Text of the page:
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Katariina Styrman

Born March 3, 1980, Espoo

Master of Arts (General History), 2009

Managing Director, Finnish Sauna Society, 2014-
Secretary General, Student Union of the Helsinki University (HYY), 2008–2012
Chair, Student Union Representative Council, 2007
Deputy Chair, Student Union Representative Council, Chair of Economic Committee, 2006
Chair, Kronos ry, 2003

Photo: The Finnish Sauna Society
Written by Tero Juutilainen
Translated by John Calton

From the refuge of the Student Union to the heat of the sauna

Katariina Styrman came to the University from Matinkylä in Espoo in 2000. Studying at the University was not an obvious choice but she was an avid reader, especially where historical works were concerned. Her passion for studying came from her parents who encouraged her to continue. The then Department of History was to be home for the following ten years.

Styrman has great appreciation for Finnish education and the school system, especially because children from more disadvantaged backgrounds are given equal opportunities. Styrman notes that this is a great way to make use of the whole of society’s potential.

“Once, when I was talking with Matti Klinge, he mentioned that he addresses all his students formally precisely because everyone is equal and on the same line. Not everyone comes from a so-called cultural home or has the benefit of a strong academic background, so the teacher must treat everyone equally, ignoring possible class differences. Later when we took part in the promotion in 2010, we agreed to use first names.”

Styrman had time to be active in student organisations as well on the side, which is one of the reasons why her studies took ten years. She got into student organisation activity during her first autumn in the organisation for history students, Kronos ry. Kronos had, and indeed has a tradition of asking the freshmen to organise their annual Christmas party.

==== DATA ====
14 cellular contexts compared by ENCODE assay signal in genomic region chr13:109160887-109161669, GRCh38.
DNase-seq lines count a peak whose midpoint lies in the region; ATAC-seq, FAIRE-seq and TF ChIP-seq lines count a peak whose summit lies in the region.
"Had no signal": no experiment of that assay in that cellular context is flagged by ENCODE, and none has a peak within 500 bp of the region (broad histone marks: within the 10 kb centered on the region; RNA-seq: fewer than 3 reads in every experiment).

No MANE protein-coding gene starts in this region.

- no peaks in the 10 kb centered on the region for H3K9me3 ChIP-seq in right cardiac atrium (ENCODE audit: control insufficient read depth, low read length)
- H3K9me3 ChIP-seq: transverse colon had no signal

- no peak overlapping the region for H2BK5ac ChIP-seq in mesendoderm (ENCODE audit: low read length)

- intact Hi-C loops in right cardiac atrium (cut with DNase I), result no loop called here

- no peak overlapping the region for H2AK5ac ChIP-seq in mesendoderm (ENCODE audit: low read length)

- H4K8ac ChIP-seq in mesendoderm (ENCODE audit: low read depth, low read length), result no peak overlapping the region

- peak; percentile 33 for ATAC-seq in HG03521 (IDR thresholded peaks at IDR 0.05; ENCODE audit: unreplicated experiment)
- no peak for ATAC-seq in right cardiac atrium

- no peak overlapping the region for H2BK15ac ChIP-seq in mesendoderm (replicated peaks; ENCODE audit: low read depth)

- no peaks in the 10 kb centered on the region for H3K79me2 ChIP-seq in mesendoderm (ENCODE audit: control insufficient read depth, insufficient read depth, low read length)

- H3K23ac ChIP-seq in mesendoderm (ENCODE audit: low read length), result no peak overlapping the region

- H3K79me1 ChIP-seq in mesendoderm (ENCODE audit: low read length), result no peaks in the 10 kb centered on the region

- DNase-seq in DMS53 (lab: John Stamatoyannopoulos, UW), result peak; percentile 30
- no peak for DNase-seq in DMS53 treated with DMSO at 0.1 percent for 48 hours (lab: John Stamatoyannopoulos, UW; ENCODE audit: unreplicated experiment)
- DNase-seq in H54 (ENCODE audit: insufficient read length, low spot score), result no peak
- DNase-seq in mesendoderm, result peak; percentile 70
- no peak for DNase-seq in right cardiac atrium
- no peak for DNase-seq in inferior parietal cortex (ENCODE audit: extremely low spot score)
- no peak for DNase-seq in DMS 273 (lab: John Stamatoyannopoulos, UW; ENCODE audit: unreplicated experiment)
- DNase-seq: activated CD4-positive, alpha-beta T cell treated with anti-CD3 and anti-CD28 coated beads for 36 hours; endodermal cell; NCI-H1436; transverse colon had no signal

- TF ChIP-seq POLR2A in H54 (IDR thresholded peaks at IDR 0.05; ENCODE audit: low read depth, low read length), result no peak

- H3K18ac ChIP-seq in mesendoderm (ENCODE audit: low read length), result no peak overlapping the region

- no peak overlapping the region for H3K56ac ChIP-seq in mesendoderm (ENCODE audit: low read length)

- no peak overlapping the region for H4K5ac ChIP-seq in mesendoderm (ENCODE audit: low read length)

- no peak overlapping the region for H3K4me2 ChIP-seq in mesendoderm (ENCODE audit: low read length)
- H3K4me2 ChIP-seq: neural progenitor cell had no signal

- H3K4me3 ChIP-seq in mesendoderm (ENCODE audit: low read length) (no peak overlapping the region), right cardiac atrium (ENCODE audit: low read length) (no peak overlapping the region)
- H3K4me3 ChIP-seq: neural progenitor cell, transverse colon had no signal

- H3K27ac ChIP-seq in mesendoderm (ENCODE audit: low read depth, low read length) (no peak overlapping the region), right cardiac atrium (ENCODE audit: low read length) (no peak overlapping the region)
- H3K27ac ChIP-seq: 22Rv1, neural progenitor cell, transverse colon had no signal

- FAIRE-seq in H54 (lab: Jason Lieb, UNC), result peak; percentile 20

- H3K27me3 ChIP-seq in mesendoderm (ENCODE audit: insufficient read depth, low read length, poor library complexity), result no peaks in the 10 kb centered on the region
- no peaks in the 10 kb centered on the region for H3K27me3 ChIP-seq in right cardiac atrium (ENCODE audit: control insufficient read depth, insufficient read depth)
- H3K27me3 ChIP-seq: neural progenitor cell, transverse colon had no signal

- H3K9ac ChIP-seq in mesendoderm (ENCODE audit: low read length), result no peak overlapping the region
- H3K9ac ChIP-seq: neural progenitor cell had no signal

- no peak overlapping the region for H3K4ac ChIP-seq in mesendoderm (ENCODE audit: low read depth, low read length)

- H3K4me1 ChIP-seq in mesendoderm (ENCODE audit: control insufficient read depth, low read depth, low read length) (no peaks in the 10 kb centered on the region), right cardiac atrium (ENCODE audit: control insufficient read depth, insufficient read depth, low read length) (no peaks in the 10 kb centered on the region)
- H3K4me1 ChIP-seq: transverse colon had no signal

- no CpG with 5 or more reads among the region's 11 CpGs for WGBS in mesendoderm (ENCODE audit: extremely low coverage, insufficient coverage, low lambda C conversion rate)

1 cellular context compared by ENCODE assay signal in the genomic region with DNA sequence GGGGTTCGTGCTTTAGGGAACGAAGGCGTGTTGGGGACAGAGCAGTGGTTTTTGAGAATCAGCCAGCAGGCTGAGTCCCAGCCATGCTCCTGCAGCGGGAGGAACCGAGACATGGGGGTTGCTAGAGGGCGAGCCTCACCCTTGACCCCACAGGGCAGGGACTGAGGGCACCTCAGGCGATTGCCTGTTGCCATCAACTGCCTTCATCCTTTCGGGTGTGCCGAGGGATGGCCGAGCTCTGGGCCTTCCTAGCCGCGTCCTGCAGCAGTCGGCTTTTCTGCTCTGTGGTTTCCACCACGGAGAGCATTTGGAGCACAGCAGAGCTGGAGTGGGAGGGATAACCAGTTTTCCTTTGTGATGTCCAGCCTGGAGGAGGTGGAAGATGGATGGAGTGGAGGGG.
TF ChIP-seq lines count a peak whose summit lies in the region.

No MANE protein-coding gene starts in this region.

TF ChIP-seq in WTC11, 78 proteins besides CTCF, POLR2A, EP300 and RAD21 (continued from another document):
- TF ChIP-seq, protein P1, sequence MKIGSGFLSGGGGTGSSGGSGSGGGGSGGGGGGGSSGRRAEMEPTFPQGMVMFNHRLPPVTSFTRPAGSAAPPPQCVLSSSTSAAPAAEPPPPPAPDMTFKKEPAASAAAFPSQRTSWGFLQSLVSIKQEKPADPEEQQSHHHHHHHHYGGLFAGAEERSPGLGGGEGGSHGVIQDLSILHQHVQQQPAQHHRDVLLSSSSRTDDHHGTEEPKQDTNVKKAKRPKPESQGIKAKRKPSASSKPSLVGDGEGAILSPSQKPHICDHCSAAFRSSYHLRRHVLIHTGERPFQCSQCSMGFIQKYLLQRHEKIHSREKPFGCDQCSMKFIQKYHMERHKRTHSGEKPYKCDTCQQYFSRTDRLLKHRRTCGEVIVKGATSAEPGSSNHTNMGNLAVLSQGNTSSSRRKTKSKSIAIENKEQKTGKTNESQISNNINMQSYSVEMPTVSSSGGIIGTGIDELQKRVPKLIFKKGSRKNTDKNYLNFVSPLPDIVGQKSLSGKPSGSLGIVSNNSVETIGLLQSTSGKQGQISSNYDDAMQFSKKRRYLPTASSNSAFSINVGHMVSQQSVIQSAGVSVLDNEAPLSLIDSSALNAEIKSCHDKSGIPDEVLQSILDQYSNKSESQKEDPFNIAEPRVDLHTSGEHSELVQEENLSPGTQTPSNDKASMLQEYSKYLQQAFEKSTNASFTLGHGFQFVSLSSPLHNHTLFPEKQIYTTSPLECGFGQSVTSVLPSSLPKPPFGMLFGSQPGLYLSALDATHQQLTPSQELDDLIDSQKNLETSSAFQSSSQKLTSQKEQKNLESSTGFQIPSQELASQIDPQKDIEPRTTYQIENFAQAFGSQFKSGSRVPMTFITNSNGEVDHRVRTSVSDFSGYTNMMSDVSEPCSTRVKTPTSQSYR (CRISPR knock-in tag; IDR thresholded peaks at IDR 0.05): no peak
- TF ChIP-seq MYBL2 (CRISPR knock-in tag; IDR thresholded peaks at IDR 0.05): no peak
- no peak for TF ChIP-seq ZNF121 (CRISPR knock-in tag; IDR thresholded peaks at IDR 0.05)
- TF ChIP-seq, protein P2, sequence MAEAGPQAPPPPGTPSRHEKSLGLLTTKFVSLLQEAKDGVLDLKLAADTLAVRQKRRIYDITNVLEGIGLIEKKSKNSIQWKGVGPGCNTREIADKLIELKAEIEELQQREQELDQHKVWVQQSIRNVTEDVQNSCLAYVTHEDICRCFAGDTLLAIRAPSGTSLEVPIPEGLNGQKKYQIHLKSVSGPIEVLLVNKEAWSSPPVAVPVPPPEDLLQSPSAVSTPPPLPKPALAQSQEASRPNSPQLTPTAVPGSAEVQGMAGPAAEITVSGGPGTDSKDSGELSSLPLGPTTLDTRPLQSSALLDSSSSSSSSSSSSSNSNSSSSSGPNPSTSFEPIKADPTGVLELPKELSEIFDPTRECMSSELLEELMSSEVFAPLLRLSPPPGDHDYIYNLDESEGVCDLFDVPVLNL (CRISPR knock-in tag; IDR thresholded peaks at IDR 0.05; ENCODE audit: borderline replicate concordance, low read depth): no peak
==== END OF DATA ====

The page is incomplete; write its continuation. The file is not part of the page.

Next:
“Working in the student organisation felt natural: the people were nice and we started hanging out together and that led to doing all kinds of things together. The esprit de corps was the trigger that got me involved. That’s how I got the idea.” Styrman was persuaded in 2003 to become a candidate standing in the Student Representative Elections of the Student Union. She was duly elected and although the task turned out to be tougher than expected, her studies rolled on nicely (with time in her schedule even for a term in Russia as required in her subsidiary subject). Being active in the Council led to even further involvement in the Student Union. Fresh elections took her to the Board of the Union and eventually she became Secretary General.

Preparing the Student Representative Council Elections in 2011 with Emma Ronkainen. Photo: The Student Union of the University of Helsinki.​
Preparing the Student Representative Council Elections in 2011 with Emma Ronkainen. Photo: The Student Union of the University of Helsinki.​

Working in the Student Union, both as a representative member and as Secretary General, brought a lot of responsibility and the prerequisites for operation were much greater than in student organisations, but the basic idea remained the same. Things were done together for the good of all students. Styrman even mentions that the most important thing was to understand the meaning of your own role and action as part of the entire organisation. The first steps at the Union involved getting a sense of the organisational structure and form wholes out of small details. Later, as head of the staff, it became necessary to separate the essential from the inessential to save the staff time. It was in situations like this that Styrman found her history studies extremely practical and useful.

Nowadays Styrman is the managing director of the Finnish Sauna Society and the work is more varied than you would think.

“One day I might be inaugurating a new sauna with Prince Edward and another day I might be going through the fire safety drill in saunas. Through my studies and working in organisations I learnt representative and presentational skills.”



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